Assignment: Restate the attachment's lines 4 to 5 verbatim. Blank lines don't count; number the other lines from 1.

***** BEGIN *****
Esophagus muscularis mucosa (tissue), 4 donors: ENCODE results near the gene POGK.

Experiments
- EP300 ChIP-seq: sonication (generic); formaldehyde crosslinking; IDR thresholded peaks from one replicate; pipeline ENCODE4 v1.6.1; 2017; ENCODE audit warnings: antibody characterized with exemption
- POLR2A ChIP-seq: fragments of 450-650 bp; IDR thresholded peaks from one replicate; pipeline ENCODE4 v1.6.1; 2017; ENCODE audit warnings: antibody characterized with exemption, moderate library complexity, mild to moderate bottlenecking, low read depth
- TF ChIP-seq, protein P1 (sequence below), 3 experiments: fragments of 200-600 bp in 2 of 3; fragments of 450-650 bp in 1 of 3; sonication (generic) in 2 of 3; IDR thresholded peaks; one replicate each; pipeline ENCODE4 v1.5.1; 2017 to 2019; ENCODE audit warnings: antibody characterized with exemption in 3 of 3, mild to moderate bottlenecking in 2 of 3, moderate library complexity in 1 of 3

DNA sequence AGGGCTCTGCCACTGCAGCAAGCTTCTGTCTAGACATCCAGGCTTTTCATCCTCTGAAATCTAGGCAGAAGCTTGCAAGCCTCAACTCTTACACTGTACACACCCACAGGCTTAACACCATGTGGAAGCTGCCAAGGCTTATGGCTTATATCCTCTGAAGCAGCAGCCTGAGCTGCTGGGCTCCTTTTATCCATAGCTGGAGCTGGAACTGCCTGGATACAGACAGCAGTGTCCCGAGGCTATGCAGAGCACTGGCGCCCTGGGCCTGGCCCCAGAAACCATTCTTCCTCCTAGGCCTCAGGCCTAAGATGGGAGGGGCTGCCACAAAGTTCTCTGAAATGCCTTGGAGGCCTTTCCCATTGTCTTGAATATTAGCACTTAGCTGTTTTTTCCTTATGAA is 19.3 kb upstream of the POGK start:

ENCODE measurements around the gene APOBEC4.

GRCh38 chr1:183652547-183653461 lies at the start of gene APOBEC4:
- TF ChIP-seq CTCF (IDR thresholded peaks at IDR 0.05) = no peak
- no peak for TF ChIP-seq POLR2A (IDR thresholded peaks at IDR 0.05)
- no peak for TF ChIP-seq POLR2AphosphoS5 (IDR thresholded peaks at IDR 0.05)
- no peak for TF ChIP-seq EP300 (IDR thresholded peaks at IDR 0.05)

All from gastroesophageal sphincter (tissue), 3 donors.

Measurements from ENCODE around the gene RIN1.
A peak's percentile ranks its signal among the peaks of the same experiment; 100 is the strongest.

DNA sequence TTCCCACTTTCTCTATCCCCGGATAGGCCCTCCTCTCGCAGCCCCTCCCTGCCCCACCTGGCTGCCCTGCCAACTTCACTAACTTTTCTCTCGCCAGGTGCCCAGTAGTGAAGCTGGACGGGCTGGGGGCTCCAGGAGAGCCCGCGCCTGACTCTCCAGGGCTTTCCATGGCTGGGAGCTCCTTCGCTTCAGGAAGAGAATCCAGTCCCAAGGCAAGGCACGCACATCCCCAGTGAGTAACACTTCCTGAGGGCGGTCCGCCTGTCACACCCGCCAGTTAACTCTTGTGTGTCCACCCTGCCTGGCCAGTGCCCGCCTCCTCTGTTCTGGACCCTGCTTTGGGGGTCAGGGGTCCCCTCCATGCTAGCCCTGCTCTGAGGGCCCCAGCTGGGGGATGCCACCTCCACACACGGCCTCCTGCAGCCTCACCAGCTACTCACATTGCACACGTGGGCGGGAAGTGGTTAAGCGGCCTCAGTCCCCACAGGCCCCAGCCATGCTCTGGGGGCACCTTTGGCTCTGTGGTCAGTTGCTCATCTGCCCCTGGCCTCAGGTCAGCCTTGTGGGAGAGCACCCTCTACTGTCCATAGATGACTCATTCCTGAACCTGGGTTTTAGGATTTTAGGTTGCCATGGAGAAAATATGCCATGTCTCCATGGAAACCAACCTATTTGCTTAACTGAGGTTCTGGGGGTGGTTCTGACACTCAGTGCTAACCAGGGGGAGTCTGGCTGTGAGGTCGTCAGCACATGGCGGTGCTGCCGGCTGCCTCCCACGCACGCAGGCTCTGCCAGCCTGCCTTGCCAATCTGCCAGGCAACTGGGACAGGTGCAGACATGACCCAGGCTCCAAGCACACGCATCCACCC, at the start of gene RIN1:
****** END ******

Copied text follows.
- POLR2A ChIP-seq: fragments of 450-650 bp; IDR thresholded peaks from one replicate; pipeline ENCODE4 v1.6.1; 2017; ENCODE audit warnings: antibody characterized with exemption, moderate library complexity, mild to moderate bottlenecking, low read depth
- TF ChIP-seq, protein P1 (sequence below), 3 experiments: fragments of 200-600 bp in 2 of 3; fragments of 450-650 bp in 1 of 3; sonication (generic) in 2 of 3; IDR thresholded peaks; one replicate each; pipeline ENCODE4 v1.5.1; 2017 to 2019; ENCODE audit warnings: antibody characterized with exemption in 3 of 3, mild to moderate bottlenecking in 2 of 3, moderate library complexity in 1 of 3